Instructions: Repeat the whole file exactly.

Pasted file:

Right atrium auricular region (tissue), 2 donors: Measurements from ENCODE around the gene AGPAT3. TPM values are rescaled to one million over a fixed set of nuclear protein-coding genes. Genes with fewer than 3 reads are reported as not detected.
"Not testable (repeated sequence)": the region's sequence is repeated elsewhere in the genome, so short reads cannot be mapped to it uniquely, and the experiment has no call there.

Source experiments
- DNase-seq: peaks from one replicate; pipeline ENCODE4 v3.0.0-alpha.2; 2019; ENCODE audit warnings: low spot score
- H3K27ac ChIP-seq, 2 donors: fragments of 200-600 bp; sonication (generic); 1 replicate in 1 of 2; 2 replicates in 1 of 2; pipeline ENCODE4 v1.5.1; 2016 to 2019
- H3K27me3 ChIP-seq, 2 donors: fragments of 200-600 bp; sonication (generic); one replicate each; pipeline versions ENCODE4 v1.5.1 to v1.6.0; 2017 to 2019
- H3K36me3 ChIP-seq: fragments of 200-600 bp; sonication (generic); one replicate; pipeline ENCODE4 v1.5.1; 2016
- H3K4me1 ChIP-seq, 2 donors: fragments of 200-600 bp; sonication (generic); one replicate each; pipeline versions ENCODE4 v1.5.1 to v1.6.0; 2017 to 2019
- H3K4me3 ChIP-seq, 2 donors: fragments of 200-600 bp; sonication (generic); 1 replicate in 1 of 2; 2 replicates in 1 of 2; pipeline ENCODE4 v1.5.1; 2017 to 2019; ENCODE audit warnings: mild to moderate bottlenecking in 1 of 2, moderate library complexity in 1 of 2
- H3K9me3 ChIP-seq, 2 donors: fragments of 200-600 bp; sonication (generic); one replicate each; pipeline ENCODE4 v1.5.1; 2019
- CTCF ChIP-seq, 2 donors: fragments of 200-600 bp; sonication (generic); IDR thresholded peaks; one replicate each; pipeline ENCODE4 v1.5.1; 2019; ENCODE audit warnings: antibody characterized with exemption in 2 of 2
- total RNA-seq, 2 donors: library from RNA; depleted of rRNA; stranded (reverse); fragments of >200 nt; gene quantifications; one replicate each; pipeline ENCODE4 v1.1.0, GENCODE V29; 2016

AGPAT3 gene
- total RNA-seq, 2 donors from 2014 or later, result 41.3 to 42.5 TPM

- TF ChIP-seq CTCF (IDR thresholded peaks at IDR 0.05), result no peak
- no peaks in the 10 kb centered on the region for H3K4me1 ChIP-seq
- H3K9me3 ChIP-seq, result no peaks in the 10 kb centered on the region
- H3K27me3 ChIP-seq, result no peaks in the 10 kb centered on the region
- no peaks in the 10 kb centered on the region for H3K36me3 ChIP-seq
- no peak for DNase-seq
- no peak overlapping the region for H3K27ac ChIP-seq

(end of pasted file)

Right atrium auricular region (tissue), 2 donors: Measurements from ENCODE around the gene AGPAT3. TPM values are rescaled to one million over a fixed set of nuclear protein-coding genes. Genes with fewer than 3 reads are reported as not detected.
"Not testable (repeated sequence)": the region's sequence is repeated elsewhere in the genome, so short reads cannot be mapped to it uniquely, and the experiment has no call there.

Source experiments
- DNase-seq: peaks from one replicate; pipeline ENCODE4 v3.0.0-alpha.2; 2019; ENCODE audit warnings: low spot score
- H3K27ac ChIP-seq, 2 donors: fragments of 200-600 bp; sonication (generic); 1 replicate in 1 of 2; 2 replicates in 1 of 2; pipeline ENCODE4 v1.5.1; 2016 to 2019
- H3K27me3 ChIP-seq, 2 donors: fragments of 200-600 bp; sonication (generic); one replicate each; pipeline versions ENCODE4 v1.5.1 to v1.6.0; 2017 to 2019
- H3K36me3 ChIP-seq: fragments of 200-600 bp; sonication (generic); one replicate; pipeline ENCODE4 v1.5.1; 2016
- H3K4me1 ChIP-seq, 2 donors: fragments of 200-600 bp; sonication (generic); one replicate each; pipeline versions ENCODE4 v1.5.1 to v1.6.0; 2017 to 2019
- H3K4me3 ChIP-seq, 2 donors: fragments of 200-600 bp; sonication (generic); 1 replicate in 1 of 2; 2 replicates in 1 of 2; pipeline ENCODE4 v1.5.1; 2017 to 2019; ENCODE audit warnings: mild to moderate bottlenecking in 1 of 2, moderate library complexity in 1 of 2
- H3K9me3 ChIP-seq, 2 donors: fragments of 200-600 bp; sonication (generic); one replicate each; pipeline ENCODE4 v1.5.1; 2019
- CTCF ChIP-seq, 2 donors: fragments of 200-600 bp; sonication (generic); IDR thresholded peaks; one replicate each; pipeline ENCODE4 v1.5.1; 2019; ENCODE audit warnings: antibody characterized with exemption in 2 of 2
- total RNA-seq, 2 donors: library from RNA; depleted of rRNA; stranded (reverse); fragments of >200 nt; gene quantifications; one replicate each; pipeline ENCODE4 v1.1.0, GENCODE V29; 2016

AGPAT3 gene
- total RNA-seq, 2 donors from 2014 or later, result 41.3 to 42.5 TPM

- TF ChIP-seq CTCF (IDR thresholded peaks at IDR 0.05), result no peak
- no peaks in the 10 kb centered on the region for H3K4me1 ChIP-seq
- H3K9me3 ChIP-seq, result no peaks in the 10 kb centered on the region
- H3K27me3 ChIP-seq, result no peaks in the 10 kb centered on the region
- no peaks in the 10 kb centered on the region for H3K36me3 ChIP-seq
- no peak for DNase-seq
- no peak overlapping the region for H3K27ac ChIP-seq